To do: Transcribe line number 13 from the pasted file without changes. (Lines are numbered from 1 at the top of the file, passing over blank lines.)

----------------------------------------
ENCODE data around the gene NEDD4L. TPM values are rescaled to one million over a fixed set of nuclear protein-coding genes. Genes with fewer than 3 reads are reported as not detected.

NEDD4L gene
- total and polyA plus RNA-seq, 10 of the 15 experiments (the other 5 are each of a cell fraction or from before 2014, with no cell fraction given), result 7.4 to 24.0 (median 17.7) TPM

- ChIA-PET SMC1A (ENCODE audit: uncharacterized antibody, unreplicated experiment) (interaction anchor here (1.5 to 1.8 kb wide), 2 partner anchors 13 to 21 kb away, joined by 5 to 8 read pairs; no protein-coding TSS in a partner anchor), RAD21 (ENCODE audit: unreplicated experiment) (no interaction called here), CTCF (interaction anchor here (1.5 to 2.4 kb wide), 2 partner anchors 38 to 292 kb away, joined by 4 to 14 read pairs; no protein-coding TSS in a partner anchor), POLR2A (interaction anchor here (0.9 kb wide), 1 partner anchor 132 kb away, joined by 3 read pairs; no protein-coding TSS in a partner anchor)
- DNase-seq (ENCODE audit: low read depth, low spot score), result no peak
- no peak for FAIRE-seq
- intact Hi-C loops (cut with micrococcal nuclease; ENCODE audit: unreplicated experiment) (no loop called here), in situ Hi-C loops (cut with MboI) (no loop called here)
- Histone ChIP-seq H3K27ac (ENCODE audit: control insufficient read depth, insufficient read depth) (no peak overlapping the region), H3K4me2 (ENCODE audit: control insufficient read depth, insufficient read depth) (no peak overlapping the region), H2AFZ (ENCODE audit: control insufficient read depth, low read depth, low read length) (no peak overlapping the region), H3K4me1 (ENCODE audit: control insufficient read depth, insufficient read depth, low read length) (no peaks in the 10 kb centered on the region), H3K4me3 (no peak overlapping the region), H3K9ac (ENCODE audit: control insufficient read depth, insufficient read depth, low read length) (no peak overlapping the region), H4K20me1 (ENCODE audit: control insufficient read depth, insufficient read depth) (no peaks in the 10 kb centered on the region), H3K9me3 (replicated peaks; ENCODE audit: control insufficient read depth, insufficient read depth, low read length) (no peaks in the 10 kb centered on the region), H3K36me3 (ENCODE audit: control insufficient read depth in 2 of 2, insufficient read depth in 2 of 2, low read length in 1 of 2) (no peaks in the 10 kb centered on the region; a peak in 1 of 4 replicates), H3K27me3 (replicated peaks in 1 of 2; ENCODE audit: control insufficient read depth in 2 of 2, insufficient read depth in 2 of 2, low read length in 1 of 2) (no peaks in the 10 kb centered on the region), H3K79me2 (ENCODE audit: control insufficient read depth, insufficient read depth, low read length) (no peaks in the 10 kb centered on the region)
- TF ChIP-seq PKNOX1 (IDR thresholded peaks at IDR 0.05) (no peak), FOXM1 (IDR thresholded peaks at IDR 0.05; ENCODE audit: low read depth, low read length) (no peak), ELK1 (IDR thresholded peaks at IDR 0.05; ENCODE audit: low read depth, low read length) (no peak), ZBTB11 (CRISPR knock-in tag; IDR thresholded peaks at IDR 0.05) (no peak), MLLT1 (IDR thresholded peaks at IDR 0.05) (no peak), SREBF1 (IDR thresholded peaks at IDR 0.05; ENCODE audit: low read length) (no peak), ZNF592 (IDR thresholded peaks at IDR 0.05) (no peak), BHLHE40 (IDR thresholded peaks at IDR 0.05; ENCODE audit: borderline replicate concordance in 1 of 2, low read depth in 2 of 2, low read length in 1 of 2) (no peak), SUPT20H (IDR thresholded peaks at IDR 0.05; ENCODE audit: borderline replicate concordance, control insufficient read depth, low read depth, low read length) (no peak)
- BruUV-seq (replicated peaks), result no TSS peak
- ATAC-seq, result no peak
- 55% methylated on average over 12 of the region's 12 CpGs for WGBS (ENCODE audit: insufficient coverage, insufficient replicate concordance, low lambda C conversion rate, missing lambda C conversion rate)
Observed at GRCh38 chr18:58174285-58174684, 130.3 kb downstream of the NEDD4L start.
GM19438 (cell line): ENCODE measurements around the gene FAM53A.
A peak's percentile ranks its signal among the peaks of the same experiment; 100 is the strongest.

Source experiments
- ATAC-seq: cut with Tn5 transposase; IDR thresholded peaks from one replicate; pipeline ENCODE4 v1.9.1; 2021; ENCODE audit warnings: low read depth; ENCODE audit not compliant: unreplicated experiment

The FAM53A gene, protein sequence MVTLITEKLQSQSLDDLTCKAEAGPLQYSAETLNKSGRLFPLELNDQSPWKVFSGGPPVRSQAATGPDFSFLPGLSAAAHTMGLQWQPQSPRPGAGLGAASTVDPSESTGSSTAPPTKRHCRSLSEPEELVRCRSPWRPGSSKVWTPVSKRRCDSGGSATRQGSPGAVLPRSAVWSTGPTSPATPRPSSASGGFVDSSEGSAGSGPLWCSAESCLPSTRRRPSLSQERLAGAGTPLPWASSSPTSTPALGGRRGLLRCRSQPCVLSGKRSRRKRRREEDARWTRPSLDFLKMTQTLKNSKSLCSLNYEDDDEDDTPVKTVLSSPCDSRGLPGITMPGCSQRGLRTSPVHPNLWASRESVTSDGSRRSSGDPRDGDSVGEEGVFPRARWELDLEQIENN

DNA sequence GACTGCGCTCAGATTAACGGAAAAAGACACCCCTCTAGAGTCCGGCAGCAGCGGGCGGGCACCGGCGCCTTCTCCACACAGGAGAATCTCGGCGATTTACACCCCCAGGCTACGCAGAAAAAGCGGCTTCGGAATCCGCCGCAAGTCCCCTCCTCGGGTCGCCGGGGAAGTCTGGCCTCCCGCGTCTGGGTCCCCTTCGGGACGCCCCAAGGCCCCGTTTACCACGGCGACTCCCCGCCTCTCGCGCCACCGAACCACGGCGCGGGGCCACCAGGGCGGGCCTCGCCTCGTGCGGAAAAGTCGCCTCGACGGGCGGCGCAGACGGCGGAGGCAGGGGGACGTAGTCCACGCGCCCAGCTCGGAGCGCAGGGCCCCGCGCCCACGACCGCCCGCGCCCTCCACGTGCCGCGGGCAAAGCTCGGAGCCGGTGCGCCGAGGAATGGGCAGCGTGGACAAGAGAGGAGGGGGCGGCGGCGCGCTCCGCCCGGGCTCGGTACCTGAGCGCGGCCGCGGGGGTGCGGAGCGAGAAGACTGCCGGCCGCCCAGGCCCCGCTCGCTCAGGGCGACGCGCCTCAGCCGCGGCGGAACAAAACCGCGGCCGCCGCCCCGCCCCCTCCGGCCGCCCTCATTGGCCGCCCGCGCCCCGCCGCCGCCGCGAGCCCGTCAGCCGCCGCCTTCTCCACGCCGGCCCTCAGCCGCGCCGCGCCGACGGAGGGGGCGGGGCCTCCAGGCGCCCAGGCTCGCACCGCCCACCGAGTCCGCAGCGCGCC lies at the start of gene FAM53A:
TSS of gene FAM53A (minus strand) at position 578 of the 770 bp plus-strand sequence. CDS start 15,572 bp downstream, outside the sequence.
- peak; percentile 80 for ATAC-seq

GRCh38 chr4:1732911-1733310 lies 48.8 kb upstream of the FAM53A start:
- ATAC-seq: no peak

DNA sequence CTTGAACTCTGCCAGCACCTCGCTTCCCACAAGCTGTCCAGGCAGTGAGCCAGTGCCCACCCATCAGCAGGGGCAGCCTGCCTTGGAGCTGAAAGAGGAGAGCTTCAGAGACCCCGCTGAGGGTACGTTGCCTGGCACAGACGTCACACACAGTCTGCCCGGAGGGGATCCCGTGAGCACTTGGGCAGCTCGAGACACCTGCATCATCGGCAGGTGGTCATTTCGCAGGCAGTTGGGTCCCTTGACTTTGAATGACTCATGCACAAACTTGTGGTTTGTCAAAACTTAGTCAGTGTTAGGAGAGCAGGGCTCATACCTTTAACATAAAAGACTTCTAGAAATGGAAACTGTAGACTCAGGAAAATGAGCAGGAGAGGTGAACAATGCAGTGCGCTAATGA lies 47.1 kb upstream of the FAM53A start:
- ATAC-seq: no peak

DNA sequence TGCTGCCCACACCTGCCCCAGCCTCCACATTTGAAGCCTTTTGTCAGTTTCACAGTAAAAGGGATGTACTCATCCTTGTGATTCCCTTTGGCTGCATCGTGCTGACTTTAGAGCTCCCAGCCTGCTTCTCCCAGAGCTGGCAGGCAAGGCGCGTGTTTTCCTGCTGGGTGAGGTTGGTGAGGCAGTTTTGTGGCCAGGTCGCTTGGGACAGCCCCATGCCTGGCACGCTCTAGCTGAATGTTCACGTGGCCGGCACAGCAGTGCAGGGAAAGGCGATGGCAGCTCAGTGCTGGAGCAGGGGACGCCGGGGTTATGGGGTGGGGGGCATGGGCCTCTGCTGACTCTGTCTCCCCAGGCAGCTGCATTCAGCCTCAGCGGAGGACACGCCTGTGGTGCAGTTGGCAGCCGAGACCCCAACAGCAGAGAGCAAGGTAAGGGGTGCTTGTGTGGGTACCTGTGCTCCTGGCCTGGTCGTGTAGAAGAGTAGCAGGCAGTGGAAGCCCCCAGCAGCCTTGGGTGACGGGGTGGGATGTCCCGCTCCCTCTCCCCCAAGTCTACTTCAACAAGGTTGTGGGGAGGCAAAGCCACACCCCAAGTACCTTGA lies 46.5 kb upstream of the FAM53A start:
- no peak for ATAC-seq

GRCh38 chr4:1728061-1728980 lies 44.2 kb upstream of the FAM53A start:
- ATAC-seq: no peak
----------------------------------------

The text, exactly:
Observed at GRCh38 chr18:58174285-58174684, 130.3 kb downstream of the NEDD4L start.